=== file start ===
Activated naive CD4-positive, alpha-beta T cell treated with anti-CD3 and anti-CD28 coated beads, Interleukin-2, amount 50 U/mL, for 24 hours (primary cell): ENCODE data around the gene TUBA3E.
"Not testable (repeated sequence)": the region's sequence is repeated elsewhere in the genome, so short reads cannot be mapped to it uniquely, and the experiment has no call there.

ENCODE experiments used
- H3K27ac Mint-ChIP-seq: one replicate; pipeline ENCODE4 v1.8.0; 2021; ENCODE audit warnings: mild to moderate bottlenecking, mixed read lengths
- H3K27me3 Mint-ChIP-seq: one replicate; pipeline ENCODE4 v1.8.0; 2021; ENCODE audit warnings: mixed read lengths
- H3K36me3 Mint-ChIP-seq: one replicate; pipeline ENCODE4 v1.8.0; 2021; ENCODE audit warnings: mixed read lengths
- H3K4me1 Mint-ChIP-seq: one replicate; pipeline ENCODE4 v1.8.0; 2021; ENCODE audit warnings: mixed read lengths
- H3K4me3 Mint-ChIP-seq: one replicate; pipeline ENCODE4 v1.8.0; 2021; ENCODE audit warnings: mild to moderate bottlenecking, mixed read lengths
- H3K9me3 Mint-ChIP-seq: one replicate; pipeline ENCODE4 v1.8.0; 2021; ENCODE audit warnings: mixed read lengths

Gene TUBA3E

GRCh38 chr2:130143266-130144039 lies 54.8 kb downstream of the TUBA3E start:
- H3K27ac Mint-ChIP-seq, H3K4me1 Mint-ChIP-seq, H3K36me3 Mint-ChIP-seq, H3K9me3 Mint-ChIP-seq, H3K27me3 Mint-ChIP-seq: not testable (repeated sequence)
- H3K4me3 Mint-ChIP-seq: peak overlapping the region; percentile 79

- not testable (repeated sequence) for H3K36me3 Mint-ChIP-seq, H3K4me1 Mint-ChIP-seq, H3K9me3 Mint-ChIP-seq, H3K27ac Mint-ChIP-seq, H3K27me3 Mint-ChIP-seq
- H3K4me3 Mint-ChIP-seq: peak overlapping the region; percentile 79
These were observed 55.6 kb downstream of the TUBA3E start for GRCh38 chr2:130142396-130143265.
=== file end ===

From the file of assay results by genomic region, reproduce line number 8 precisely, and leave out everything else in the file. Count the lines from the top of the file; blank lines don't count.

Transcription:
- H3K4me3 Mint-ChIP-seq: one replicate; pipeline ENCODE4 v1.8.0; 2021; ENCODE audit warnings: mild to moderate bottlenecking, mixed read lengths